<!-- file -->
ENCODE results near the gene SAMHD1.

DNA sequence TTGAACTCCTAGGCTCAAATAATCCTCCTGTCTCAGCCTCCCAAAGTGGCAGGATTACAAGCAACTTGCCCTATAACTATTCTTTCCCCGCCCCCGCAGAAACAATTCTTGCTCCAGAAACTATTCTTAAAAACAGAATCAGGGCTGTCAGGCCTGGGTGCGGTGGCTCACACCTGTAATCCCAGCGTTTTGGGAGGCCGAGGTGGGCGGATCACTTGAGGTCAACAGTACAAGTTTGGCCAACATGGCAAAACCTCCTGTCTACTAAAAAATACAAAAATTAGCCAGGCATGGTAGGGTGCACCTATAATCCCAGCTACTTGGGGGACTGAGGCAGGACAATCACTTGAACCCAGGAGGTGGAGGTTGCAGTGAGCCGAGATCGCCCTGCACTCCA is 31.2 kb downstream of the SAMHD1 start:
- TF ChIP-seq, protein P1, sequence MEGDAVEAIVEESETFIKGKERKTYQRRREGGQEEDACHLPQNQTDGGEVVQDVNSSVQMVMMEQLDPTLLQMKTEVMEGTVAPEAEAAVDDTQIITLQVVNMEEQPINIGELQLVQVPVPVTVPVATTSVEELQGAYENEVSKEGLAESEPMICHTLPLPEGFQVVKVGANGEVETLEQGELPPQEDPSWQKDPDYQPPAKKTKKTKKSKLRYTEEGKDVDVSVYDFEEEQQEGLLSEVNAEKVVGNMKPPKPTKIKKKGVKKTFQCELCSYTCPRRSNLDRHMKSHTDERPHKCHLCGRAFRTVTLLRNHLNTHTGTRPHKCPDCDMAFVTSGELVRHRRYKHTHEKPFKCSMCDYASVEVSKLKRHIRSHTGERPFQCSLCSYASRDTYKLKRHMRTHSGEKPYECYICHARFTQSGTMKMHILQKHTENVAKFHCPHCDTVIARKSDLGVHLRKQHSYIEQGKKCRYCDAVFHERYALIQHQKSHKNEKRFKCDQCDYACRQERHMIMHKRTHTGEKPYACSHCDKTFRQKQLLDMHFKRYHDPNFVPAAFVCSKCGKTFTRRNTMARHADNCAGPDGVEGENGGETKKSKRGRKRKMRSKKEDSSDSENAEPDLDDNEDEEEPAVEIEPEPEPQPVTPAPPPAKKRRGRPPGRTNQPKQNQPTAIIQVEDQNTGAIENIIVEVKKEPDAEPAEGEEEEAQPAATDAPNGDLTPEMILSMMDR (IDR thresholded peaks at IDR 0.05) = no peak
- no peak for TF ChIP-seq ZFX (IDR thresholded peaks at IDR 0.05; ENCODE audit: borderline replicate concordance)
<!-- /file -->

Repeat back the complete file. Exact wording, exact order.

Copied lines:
ENCODE results near the gene SAMHD1.

DNA sequence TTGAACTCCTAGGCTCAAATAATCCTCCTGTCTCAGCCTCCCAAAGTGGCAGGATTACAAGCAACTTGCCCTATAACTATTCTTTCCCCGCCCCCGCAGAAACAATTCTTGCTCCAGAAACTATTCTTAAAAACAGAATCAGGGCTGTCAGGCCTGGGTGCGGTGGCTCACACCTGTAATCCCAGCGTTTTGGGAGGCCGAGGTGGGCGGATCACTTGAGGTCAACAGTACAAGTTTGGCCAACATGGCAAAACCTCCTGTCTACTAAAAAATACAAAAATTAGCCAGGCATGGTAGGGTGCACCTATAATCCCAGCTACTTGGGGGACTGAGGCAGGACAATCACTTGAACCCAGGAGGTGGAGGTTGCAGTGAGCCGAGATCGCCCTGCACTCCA is 31.2 kb downstream of the SAMHD1 start:
- TF ChIP-seq, protein P1, sequence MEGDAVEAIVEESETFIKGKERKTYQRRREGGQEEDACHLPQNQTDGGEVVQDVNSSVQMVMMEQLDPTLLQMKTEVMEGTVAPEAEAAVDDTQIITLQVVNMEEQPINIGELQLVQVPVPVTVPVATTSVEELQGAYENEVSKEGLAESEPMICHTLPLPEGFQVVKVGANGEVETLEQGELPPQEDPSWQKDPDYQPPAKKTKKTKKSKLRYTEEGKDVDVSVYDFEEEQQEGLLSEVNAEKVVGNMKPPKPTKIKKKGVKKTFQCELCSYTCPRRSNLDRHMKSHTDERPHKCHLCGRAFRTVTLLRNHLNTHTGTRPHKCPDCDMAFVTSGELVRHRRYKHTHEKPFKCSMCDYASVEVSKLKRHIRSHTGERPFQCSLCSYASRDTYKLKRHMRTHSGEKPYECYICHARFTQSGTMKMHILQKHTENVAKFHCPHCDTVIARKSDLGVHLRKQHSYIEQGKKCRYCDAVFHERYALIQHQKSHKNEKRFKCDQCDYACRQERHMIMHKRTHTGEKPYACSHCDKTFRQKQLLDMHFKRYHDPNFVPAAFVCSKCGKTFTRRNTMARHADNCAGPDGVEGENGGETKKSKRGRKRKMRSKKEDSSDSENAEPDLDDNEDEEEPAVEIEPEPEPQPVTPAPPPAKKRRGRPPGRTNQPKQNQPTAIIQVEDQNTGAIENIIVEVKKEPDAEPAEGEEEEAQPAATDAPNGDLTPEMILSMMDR (IDR thresholded peaks at IDR 0.05) = no peak
- no peak for TF ChIP-seq ZFX (IDR thresholded peaks at IDR 0.05; ENCODE audit: borderline replicate concordance)